Background. Pheochromocytoma is a rare neuroendocrine tumor, clinically characterized by high blood pressure, palpitations, and headache. It is often associated with abnormalities of the ventricular repolarization phase; the dispersion of ventricular repolarization is the basis for ventricular arrhythmias (torsion de point, ventricular tachycardia or ventricular fibrillation). Objectives. Analysis of abnormal ventricular repolarization focused on the presence and amount of U wave in patients affected by pheochromocytoma and its modification after surgery. Materials and Methods. We reviewed pathology records of 722 patients admitted for adrenal nodule or suspected chromaffin-cell tumor and identified 39 patients affected by pheochromocytoma. Metanephrine, normetanephrine, and 3-methoxytyramine have been assessed by determining concentrations in 24-hour urine collection. Standard 12-lead electrocardiogram records have been reviewed with analysis of heart rate, P wave, PR interval, QRS duration, QTc, and U wave. Then we selected and compared 22 patients of 39 affected by pheochromocytoma, with both clinical and electrocardiographic data before and after surgery. Results. In our cohort of 39 patients affected by pheochromocytoma, we found U wave in ECG, before treatment, in 82.8 percent of patients, while only 37.0 percent after treatment (p<0.001) and we observed a statistically significant correlation between this wave and the urinary metanephrine. After surgery, in the selected 22 patients, we observed a clear significant reduction in systemic blood pressure, fasting glucose, metanephrine, normetanephrine, and 3-methoxytyramine. We found a significant reduction of U wave presence and leads involved in these patients after surgery (90.9% versus 9%). We observed a linear correlation between the amount of U waves in 12-lead electrocardiogram and metanephrine (r2=0.333, p=0.015), 3-methoxytyramine levels (r2=0.458, p=0.006), and tumor size (r2=0.429, p=0.003). Conclusions. In our retrospective analysis, patients affected by pheochromocytoma presented U wave in electrocardiogram. The presence and amount of U wave were associated with the metanephrine levels and the tumor size with significant reduction after surgical removal.

1. Introduction

Pheochromocytoma is a rare neuroendocrine tumor, clinically characterized by high blood pressure, palpitations, and headache. It is often associated with abnormalities of the ventricular repolarization phase; the dispersion of ventricular repolarization is the basis for ventricular arrhythmias (torsion de point, ventricular tachycardia, or ventricular fibrillation) [1].

On electrocardiogram (ECG), the U wave is the deflection following the T wave, usually of low voltage, as described for the first time by Einthoven in 1906 [2]. The U wave can be observed in different clinical conditions such as myocardial ischemia, left ventricular structural disease, acute cerebrovascular diseases, in the Andersen Tawil syndrome, multiple electrolyte disorders, hypothermia, and drug assumption [3].

Many hypotheses have been proposed to explain its genesis, based on delayed repolarization of different cardiac structure, such as the Purkinje fiber [4], papillary muscles [5], afterpotentials in a mechanoelectrical hypothesis [6], and prolonged repolarization in the cells of the mid-myocardium (“M-cells”) [7].

Previous observations have underlined pheochromocytoma-associated structural cardiomyopathy detected by echocardiographic examination and electrophysiological changing revealed by electrocardiographic analysis, in particular ventricular repolarization abnormalities, with prominent ST alterations [8].

Although the pheochromocytoma association with U waves is described in literature and descriptive studies focus on ventricular repolarization abnormalities, a comparative analysis centered on U wave analysis is missing. Our purpose is a retrospective analysis of U wave presence before and after surgical treatment of patients affected by pheochromocytoma.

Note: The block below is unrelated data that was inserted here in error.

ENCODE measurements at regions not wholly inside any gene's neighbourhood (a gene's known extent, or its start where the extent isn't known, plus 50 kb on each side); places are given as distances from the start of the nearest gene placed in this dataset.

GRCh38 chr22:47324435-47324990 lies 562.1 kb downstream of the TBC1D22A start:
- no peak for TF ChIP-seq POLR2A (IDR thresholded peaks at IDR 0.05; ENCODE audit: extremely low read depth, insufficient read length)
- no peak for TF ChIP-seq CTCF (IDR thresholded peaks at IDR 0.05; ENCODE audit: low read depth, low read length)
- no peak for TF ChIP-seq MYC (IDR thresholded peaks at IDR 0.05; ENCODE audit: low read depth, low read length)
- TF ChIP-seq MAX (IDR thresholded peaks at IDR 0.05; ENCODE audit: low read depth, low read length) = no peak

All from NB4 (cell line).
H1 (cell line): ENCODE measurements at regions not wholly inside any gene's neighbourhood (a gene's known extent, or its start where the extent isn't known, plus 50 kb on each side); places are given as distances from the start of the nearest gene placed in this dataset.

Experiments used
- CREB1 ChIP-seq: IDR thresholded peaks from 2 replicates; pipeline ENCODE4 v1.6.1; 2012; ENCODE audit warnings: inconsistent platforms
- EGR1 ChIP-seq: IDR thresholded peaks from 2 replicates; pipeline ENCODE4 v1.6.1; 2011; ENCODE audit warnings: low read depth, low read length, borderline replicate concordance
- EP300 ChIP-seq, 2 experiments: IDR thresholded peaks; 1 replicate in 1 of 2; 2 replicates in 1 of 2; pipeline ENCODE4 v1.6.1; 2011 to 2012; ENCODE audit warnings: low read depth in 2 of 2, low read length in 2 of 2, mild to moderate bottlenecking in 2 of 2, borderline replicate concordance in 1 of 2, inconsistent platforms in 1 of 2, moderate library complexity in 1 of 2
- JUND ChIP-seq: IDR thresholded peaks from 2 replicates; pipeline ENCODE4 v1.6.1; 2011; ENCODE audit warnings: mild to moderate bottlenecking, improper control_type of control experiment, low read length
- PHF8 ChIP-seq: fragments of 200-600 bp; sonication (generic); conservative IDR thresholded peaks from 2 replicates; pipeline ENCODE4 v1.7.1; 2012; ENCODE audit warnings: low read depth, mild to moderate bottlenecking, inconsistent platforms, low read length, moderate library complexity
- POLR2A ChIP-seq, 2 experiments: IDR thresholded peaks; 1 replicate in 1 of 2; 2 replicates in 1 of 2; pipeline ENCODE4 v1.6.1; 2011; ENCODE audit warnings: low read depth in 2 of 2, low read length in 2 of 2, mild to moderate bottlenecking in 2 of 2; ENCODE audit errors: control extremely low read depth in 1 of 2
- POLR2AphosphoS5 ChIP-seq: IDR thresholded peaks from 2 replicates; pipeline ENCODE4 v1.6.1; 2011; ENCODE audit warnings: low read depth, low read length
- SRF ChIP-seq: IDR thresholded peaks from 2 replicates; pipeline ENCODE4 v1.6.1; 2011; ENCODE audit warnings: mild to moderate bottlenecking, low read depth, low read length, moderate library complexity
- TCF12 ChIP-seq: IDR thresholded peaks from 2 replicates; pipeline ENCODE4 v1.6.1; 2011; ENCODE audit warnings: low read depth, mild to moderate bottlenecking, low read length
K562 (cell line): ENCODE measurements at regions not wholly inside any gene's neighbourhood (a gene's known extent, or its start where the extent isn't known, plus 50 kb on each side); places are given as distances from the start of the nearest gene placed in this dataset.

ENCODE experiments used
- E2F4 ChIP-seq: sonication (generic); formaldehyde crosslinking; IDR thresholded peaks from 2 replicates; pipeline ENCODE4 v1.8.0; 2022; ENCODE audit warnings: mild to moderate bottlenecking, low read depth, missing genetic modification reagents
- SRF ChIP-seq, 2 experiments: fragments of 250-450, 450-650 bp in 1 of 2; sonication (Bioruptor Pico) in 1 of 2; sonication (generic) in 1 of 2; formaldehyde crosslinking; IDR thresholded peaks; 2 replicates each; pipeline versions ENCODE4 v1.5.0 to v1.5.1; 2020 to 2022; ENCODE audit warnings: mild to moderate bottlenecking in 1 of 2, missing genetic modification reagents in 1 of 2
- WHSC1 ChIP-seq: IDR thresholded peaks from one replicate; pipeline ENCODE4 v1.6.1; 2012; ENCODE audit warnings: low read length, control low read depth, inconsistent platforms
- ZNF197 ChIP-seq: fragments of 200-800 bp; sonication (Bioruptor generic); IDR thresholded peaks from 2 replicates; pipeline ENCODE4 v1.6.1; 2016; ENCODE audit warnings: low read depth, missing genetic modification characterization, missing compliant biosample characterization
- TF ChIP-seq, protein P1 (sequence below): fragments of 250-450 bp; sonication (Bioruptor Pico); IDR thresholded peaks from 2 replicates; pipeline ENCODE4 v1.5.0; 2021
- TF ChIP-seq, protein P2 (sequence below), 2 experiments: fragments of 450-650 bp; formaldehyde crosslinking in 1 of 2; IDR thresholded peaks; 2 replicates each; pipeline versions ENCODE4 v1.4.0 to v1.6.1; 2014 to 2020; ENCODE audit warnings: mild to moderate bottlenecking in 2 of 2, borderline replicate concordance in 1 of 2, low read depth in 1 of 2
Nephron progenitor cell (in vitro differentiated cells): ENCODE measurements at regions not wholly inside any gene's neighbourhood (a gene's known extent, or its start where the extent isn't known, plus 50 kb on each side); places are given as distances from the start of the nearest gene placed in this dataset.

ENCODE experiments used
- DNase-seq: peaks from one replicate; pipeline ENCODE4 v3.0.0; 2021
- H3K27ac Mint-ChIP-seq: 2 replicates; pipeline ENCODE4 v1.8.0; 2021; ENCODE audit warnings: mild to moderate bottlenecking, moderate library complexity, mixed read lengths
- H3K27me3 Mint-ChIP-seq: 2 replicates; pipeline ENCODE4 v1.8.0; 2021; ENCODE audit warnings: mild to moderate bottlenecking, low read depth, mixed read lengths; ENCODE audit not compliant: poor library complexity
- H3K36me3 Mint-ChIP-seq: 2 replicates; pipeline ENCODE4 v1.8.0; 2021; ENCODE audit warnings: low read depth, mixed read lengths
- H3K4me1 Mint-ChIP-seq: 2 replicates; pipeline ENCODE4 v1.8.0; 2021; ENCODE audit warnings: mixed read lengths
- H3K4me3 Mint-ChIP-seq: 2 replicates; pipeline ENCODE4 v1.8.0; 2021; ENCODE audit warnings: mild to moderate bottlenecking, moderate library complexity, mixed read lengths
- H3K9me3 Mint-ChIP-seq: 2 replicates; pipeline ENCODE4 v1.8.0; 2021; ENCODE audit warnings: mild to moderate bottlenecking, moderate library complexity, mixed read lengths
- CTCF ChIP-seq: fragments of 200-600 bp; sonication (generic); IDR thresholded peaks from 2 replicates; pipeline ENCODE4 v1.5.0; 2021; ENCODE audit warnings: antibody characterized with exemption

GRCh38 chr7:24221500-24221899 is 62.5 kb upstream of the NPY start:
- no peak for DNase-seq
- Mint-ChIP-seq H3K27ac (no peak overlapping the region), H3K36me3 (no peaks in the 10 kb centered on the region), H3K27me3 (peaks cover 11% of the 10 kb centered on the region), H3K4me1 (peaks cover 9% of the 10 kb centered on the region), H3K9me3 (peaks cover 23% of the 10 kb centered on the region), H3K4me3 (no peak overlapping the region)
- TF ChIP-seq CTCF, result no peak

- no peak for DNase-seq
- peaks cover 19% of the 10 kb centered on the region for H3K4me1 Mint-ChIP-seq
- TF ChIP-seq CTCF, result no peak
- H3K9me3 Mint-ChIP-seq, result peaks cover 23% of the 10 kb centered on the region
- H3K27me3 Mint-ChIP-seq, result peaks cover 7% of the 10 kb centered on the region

2. Material and Methods

In this retrospective study, we reviewed clinical records of 722 patients, admitted for adrenal nodule or suspected chromaffin-cell tumor from January 1st 2010 to December 31th 2017 at “Casa Sollievo della Sofferenza” hospital (Figure 1). We excluded patients with functioning adrenal adenomas that secreted cortisol or aldosterone, nonsecretive nodules, myelolipomas, metastasis and no imaging evidence of chromaffin-cell tumor. We also excluded a patient with histological diagnosis of adrenal hemorrhage. We identified 39 patients affected by adrenal or extra-adrenal pheochromocytoma; in all of them there were high concentrations of metanephrine and/or histological diagnosis. The information on antihypertensive therapy and the size of histological tumors has been collected and the latter expressed in centimeters. Clinical patient and family history, blood pressure and biochemical data such as fasting glucose, triglycerides, cholesterol, sodium, potassium, calcium and phosphate have been gathered.

Catecholamine hypersecretion has been assessed by determining metanephrine, normetanephrine, and 3-methoxytyramine concentrations in 24-hour urine collection. The determination of plasma metanephrine and catecholamine concentrations was not available in any case, so we did not report them. Urinary excretion of metanephrines, normetanephrine, and 3-methoxytyramine has been determined in our laboratory with high performance liquid chromatography of Agilent System with normal range from 52.0 to 341.0 μg/24-hours, from 88.0 to 444.0 μg/24-hours, and from 103.0 to 434.0 μg/24-hours, respectively.

Each standard 12-lead ECG record has been reviewed by a cardiologist who confirmed all detections reported in this study. Heart rate, P wave, PR interval, QRS duration, QTc (calculated as QT interval divided by square root of R-R interval), and U wave have been analyzed [9, 10]. We classified the patient according to the presence of U wave and the amount of leads involved on 12-lead electrocardiogram (number of U wave, range 0-12). In this retrospective study, based on revision of hospital recording, a complete echocardiographic examination fully available for each patient is missing; therefore, statistical analysis cannot be performed to explore a correlation.